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The Comanche Marketer Mousetrap Series Pts. 3 & 4


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by Matt Michel

PROLOGUE

They were a tribe of warriors. They were masters of the horse and masters of war. Through their tactical brilliance, they overcame the inferiority of their numbers to drive the Apache out of Texas and beat back the Spanish. The Utes called them "one who fights me all the time." The Utes called them Comanches. The Comanche warrior was one who fought all of the time.

The Comanche marketer is one who markets as fiercely, as brilliantly, and as relentlessly as the Comanche fought. The Comanche marketer is "one who markets all of the time."

The Mousetrap Series - Parts 3 & 4

In today's message, we talk about one of the great pitfalls of marketing, followed by a superficial analysis of customers by comparing them to the most superficial type of person known to man (well, known to parents).

3. It Doesn't Matter What You Think

On the Monday following one of the more memorable Super Bowls, I had a meeting at an ad agency. It wasn't a memorable Super Bowl for the game (ho hum, yawn, blow out). It was memorable for the advertising. It was before the dot com bust when Internet companies, flush with more money than sense, sponsored "smart," "clever," "cool," humorous ads that did very little to stimulate brand awareness or recognition, but were masterful expressions of ad agency creativity. Not surprisingly, the agency guys I was meeting with loved them. I'm sure the sponsors probably loved them as well. Television can be a big ego trip.

The agency guys hated one spot. It was totally silent, with a test pattern on the screen. Rolling across the screen was text saying something to the effect of, "We spend a ton of money on a really great commercial for this expensive Super Bowl spot, but it didn't arrive in time because we didn't use Fed Ex."

Yep, the ad guys hated that spot. No productive value (i.e., it didn't cost much). Little creativity (i.e., it wouldn't win a CLIO). BUT, it was one of the most memorable spot according to the morning after recall tests. At least, it was the most memorable for the brand name.

So what's the point? The point is that a lot of people spent a whole lot of money on ads that they liked, but that didn't do a thing to move product or create brand recognition. Unfortunately, lots of marketing is similar. The owners like it. The agencies like it. The prospects are bored by it.

It doesn't matter what you think. You are not the buyer. You are too close to your products, services, and company to think like the buyer. The only thing that matters is what works.

You may like an ad or marketing method or you may hate it. It doesn't matter what you think. Remove yourself from the equation. You do not matter. What matters is what works.

4. Pretend the Customer is a Teen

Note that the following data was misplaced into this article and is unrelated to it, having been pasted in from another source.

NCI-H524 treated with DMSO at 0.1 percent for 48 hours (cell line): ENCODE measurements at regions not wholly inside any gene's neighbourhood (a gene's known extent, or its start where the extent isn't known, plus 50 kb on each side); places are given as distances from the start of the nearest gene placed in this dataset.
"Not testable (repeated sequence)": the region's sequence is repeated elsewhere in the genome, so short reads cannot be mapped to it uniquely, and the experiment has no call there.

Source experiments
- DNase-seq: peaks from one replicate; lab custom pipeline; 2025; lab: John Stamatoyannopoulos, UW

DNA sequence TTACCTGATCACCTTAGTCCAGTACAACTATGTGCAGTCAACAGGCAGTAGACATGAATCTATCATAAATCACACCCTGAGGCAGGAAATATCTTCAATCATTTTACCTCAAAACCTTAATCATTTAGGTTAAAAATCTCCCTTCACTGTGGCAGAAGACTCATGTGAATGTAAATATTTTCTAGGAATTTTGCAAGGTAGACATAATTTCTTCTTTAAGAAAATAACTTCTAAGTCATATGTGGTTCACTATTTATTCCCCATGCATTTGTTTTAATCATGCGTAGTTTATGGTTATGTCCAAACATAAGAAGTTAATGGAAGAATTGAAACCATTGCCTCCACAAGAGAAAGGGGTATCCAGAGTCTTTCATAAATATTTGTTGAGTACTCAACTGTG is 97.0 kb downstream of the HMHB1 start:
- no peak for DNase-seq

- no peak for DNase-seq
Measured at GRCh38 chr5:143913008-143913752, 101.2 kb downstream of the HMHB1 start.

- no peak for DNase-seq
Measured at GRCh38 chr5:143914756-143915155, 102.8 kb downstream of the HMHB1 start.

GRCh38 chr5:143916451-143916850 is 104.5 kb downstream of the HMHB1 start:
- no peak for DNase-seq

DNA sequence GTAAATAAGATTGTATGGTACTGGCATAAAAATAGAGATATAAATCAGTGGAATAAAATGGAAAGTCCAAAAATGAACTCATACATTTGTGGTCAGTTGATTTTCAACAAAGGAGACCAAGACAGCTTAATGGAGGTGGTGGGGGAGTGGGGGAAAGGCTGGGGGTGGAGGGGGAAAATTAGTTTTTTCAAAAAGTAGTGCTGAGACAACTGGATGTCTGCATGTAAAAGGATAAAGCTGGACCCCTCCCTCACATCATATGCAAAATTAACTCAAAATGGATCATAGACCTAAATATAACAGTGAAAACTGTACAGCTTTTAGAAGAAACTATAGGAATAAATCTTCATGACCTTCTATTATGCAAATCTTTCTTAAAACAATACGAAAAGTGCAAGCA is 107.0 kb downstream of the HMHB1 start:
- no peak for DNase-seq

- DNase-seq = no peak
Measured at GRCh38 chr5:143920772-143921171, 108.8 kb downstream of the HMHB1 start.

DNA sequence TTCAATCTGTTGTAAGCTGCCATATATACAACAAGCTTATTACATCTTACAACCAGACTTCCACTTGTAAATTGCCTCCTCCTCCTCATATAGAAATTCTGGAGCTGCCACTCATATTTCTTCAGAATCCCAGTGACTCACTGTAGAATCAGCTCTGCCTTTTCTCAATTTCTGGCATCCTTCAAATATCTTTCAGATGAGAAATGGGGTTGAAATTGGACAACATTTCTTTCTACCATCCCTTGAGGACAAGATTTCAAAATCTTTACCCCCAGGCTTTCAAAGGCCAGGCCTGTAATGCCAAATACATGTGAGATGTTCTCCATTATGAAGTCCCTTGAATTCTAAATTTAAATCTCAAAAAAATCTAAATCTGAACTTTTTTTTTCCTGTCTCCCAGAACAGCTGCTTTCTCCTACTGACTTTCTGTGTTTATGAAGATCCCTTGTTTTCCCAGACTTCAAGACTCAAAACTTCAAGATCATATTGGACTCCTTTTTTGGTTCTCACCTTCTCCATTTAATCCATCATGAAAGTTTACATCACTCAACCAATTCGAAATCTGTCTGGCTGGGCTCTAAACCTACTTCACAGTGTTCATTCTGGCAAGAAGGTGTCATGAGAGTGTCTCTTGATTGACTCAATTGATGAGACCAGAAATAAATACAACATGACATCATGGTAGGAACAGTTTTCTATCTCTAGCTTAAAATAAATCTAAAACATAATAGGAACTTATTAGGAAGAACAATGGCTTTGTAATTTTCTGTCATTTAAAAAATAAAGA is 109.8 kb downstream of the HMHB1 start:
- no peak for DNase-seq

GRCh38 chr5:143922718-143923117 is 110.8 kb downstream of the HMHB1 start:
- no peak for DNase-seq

If you do not have a teen of your very own, this will be difficult to relate to. However, I might be persuaded to rent you a teen for a very reasonable rate so that you can fully appreciate the point. Those who have teens of their very own will understand.

Teens hear selectively. They never hear words like "clean" when used with the word "up." Yet, they can hear a whisper from upstairs when it deals with a phone call for them. Teens hear selectively. So do your customers.

Telling a teen once is rarely enough, even if they acknowledge hearing you. Teens must be told again and again and again for something to have a prayer of sinking in (e.g., repeat "Clean your room" 30 or 40 times and it might sink in. provided there is an adequate risk/reward ratio). You must use repetition with teens. It's the same with your customers.

Teens think you are dense and out of touch. It doesn't matter how "hip" you might actually be, they think you don't "get it." And if their friends think you're "cool," they are completely embarrassed and humiliated. If you really "got it," their friends would think you didn't "get it." It doesn't have to make sense. It's teen-think. They think you're dense and out of touch. So do your customers.

Teens also think you do not understand them. In this, they are probably on the mark. How can any sane person understand a teenager (at least, their own teenager)? It's not possible. No matter how hard you try, you cannot understand their view of things, though you can approximate, especially when it comes to setting the proper risk/reward ratios. The same is true for your customers.

Teens act for reasons known only to them. They do not act for your benefit. That never crosses their mind. The same is true for your customers.

With teens, it's "all about me." Next to infants, they are the most narcissistic creatures on the planet. The same is true with your customers. They only care about themselves.

Imagine your customers are like teens. That's your marketing communication challenge. Hey, no one said it would be too easy!

NEXT: Headlines[/size]

Since it helps to "see" examples, you might want to download a copy of the "Build a More Profitable Service Business" notes by clicking on the link below.

http://www.serviceroundtable.com/Freebi ... p?PCID=295

Source: Comanche Marketing. Reprinted by permission.

Free subscriptions are available at:

www.serviceroundtable.com -- click on the Comanche Marketing tab

Copyright © 2004 Matt Michel[/size=1]

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